Texas Republicans hate federal energy subsidies. Unless, of course, those energy subsidies are going to Texas! Both presidential candidate and Texas Gov. Rick Perry and Texas Rep. Ron Paul pleaded with the energy department in 2008 for a loan guarantee. The project they were supporting was a nuclear facility. (Clean energy!) Here is what Perry had to say about energy subsidies this Tuesday: We don't need to be subsidizing energy in any form or fashion ... The government shouldn't be in the business of subsidizing any form of energy. The project Perry and Paul were pushing for wasn't even a …

Read more: Election 2012, Politics

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Is this outrageous climate denier secretly Borat?

Well, no. He's not. But that's the beauty of this clip, where Australian comedian Craig Reucassel interviews completely over-the-top climate denier Lord Monckton as though he were a Sascha Baron Cohen creation. It's a masterpiece of layered irony -- Reucassel gives a deadpan interview worthy of Ali G while pretending that Monckton is doing the same. We all wish people like Monckton were satirical characters, so this is a refreshing peek into an alternate universe where he's actually a comedy genius who's been punking us all this time. Do Rick Perry next!

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Use peer pressure to make your friends go green

Peer pressure gets a bum rap -- you hear it and you think of vaguely threatening junior high schoolers going “come on man, what are you, chicken?” But it’s not always bad news. For instance, peer pressure works to change the environment -- when people see their friends and neighbors going green, they’re more likely to change their habits. This infographic gives a taste of how that works; for more instructions on the science of peer pressure, check out the whole thing.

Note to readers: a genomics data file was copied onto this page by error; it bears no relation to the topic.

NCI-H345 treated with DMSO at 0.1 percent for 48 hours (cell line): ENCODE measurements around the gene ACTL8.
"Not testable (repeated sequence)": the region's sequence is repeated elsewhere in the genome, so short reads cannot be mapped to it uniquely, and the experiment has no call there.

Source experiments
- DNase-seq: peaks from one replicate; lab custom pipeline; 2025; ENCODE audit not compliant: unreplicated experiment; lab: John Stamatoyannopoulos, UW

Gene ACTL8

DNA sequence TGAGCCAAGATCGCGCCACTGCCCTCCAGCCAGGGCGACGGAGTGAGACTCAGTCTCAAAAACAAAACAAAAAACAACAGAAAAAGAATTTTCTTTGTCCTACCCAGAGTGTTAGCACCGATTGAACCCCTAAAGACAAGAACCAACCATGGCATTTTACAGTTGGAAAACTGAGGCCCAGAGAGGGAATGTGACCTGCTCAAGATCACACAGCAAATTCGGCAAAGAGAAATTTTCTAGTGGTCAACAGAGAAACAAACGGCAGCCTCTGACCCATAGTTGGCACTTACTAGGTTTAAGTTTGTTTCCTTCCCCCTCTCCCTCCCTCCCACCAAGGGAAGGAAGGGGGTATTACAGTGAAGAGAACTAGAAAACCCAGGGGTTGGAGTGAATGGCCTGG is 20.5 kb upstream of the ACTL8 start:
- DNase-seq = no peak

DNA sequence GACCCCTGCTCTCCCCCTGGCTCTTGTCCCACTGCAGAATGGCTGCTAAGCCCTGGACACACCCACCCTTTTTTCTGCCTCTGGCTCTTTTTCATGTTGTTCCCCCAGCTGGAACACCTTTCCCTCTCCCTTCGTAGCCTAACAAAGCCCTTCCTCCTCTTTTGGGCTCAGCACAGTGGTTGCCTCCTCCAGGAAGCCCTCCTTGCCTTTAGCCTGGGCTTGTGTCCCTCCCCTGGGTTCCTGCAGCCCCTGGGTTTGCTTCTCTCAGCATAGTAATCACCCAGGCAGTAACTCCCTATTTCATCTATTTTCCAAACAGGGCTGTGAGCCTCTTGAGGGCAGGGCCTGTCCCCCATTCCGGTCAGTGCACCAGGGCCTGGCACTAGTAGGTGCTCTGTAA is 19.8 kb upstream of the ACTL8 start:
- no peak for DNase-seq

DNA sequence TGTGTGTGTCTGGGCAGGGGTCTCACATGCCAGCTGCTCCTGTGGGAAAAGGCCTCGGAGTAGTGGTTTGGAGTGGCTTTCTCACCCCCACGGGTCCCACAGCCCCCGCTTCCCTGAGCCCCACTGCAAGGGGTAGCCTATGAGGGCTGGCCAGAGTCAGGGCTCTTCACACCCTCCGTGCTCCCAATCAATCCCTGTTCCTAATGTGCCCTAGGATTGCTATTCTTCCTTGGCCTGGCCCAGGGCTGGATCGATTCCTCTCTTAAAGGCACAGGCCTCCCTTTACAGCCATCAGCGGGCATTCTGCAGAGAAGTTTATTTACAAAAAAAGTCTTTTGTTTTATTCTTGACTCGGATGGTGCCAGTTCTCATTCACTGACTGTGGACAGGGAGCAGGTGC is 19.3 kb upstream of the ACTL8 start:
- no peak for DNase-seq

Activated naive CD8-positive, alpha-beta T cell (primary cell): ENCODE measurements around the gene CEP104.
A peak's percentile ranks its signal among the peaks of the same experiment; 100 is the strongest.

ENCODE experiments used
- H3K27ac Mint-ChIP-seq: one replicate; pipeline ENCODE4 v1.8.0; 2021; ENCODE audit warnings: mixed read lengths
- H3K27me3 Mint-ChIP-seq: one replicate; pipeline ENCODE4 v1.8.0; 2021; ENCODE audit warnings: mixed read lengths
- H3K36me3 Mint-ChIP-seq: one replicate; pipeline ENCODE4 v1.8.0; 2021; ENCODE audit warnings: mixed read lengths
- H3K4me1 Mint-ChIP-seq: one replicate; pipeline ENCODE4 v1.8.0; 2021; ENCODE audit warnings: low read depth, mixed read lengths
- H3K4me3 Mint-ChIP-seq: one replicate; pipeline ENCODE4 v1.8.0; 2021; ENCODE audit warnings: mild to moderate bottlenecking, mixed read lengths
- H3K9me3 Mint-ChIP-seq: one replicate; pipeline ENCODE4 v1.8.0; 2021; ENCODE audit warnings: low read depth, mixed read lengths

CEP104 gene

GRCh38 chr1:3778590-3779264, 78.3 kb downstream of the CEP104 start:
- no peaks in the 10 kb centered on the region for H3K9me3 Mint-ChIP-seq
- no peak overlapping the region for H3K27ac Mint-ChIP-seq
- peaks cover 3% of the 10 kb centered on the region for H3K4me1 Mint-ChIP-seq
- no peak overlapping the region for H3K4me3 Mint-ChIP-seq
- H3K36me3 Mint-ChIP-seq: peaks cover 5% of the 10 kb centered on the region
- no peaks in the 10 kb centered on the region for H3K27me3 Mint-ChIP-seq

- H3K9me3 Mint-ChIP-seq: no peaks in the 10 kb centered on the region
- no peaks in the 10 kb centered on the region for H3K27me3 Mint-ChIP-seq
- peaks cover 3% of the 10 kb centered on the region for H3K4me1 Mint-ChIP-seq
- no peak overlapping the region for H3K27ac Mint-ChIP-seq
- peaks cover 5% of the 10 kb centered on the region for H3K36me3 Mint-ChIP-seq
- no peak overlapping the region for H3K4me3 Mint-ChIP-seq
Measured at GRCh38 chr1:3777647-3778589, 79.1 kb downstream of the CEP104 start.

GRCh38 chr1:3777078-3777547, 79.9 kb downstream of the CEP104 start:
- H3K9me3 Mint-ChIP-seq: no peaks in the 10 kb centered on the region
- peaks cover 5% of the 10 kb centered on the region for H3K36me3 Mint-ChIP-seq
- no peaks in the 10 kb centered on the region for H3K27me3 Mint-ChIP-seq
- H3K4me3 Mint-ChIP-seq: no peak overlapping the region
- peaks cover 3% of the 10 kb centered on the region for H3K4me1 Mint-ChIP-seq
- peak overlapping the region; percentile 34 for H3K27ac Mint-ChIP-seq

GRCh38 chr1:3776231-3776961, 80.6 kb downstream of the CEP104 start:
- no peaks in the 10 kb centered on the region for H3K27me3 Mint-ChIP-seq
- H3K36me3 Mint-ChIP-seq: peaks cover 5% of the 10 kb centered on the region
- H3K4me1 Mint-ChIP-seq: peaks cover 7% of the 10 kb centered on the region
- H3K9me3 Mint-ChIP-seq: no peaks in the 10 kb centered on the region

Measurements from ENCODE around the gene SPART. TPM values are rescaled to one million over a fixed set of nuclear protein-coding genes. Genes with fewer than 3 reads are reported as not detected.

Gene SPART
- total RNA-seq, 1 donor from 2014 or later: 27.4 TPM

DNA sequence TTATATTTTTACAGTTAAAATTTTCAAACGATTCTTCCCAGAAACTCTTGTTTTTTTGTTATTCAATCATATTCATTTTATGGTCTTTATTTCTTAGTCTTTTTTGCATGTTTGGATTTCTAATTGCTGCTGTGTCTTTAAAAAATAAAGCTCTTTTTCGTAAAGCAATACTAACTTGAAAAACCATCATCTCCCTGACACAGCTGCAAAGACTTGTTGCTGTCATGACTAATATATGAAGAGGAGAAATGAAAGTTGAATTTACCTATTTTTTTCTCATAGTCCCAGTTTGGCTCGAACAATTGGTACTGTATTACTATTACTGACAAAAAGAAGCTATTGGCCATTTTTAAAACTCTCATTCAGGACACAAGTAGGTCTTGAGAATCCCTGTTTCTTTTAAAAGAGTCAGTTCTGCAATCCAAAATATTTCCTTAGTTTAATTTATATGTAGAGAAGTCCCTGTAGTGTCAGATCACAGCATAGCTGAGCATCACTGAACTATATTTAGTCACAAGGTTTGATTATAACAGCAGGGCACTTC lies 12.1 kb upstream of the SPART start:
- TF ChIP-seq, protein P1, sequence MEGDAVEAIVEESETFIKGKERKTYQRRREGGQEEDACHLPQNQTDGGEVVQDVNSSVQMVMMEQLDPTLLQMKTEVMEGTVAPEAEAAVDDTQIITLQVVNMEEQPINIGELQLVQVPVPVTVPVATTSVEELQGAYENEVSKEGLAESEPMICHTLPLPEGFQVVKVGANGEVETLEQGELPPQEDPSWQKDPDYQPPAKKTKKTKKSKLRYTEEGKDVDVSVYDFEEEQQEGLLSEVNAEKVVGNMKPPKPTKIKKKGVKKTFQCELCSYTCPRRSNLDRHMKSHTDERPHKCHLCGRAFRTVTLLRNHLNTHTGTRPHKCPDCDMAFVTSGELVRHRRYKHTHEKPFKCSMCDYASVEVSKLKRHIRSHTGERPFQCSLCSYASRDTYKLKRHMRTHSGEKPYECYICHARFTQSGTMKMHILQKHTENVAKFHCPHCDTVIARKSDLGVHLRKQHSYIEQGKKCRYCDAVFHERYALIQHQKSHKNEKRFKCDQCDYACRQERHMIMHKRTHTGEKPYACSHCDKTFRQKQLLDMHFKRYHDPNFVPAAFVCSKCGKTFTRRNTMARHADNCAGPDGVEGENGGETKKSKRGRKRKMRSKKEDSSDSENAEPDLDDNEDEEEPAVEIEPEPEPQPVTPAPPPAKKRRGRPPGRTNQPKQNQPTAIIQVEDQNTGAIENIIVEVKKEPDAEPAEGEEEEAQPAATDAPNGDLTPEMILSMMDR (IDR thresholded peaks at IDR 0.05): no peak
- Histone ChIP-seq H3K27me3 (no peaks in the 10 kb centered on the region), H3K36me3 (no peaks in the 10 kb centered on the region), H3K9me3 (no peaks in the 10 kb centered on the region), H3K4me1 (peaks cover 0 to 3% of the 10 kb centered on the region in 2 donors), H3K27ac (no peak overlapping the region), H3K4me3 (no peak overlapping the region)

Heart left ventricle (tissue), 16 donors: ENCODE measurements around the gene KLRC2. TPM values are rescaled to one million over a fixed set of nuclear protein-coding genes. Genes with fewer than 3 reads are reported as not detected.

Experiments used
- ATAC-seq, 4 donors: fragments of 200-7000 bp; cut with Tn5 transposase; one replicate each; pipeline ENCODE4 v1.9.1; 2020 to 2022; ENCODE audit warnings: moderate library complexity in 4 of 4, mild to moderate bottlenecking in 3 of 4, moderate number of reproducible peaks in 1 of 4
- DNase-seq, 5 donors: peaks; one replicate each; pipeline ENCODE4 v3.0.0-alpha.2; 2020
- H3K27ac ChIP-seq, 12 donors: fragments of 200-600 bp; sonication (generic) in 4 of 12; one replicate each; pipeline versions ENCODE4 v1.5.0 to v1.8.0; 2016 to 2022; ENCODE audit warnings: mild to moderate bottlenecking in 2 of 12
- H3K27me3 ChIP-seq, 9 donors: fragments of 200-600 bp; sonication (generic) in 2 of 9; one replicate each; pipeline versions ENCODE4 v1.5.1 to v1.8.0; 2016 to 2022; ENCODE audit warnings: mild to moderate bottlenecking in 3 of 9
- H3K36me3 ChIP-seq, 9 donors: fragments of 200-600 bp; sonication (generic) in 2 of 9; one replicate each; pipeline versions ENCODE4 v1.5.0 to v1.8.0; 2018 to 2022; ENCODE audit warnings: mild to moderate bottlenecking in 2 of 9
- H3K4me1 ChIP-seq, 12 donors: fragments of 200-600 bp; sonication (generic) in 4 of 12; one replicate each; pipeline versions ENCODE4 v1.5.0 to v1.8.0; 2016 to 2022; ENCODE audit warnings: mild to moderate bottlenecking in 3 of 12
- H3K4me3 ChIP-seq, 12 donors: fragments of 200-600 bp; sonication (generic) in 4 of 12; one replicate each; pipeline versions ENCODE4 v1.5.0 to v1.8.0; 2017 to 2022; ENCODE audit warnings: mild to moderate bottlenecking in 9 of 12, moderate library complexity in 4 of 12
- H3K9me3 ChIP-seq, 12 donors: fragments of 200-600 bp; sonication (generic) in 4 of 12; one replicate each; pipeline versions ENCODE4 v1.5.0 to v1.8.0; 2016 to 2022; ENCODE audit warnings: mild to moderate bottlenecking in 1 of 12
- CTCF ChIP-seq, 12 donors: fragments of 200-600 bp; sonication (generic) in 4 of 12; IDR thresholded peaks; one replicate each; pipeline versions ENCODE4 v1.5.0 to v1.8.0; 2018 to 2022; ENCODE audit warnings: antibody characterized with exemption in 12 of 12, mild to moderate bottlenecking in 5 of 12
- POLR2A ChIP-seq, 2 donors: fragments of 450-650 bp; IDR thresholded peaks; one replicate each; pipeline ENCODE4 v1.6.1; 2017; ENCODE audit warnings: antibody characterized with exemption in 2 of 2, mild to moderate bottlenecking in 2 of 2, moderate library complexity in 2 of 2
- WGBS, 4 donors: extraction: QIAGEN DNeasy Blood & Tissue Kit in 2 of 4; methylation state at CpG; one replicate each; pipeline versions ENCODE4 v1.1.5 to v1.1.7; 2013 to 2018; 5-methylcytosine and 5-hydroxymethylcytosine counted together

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Dems go after $122 billion in oil subsidies

The supercommittee that's supposed to be killing the country's deficit asked the rest of Congress to submit ideas for places to cut. Thirty-five members of Congress submitted a motion that would do away with oil subsidies worth $122 billion. This idea comes from Democrats (and Democrats that Think Progress describes as "progressive climate hawks") so there's not a huge chance that the committee chairs are going to adopt this particular proposal. But $122 billion! If Republicans are serious about getting rid of the budget deficit, oil subsidies would be a good place to start.